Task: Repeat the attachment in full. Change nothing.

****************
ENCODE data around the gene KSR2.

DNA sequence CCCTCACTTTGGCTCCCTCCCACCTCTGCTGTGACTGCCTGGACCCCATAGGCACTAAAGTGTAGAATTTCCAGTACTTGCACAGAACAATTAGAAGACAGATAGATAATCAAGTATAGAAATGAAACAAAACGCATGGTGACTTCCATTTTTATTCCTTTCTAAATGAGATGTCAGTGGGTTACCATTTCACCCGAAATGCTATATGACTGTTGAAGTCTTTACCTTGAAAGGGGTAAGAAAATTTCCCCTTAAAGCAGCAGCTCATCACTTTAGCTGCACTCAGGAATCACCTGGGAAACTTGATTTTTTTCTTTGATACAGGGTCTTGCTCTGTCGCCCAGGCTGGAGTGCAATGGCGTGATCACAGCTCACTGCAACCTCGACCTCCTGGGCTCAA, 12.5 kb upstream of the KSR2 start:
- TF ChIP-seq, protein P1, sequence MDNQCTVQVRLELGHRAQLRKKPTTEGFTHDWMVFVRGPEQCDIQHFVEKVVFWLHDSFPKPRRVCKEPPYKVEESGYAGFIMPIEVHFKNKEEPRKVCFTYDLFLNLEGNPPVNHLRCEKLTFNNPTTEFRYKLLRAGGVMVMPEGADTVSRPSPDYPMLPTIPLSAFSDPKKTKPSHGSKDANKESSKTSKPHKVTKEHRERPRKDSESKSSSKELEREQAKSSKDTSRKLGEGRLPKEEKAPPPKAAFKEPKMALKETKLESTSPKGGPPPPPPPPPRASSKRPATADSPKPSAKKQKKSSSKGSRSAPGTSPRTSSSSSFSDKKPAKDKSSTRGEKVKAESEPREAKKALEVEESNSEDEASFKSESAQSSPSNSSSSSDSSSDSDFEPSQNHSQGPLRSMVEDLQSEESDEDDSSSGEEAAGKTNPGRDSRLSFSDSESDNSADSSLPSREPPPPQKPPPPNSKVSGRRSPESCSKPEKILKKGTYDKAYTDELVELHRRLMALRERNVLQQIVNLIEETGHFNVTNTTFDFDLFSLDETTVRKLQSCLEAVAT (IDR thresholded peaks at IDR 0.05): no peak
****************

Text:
ENCODE data around the gene KSR2.

DNA sequence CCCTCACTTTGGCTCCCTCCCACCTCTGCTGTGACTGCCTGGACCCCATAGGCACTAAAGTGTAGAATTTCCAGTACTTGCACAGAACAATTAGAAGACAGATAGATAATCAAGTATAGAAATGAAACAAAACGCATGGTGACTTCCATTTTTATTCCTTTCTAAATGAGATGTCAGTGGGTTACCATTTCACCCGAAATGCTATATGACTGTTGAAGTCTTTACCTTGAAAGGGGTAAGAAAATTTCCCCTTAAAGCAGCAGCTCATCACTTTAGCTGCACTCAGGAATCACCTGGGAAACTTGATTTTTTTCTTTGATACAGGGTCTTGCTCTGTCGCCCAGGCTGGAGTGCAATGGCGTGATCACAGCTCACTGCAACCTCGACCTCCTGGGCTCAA, 12.5 kb upstream of the KSR2 start:
- TF ChIP-seq, protein P1, sequence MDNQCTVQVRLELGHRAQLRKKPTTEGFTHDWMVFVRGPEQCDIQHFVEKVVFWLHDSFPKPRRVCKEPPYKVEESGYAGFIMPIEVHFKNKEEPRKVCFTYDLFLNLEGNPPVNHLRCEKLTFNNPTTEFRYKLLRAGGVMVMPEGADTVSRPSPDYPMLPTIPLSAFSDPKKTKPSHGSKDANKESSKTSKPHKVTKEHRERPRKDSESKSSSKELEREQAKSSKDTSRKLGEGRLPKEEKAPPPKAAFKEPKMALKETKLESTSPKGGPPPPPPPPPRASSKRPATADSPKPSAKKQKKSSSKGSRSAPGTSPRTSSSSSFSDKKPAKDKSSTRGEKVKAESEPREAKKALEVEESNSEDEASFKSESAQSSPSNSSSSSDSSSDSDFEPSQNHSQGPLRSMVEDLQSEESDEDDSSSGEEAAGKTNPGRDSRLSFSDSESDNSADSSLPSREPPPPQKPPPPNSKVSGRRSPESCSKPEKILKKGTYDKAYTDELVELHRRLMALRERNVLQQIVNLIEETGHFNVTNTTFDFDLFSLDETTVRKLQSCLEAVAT (IDR thresholded peaks at IDR 0.05): no peak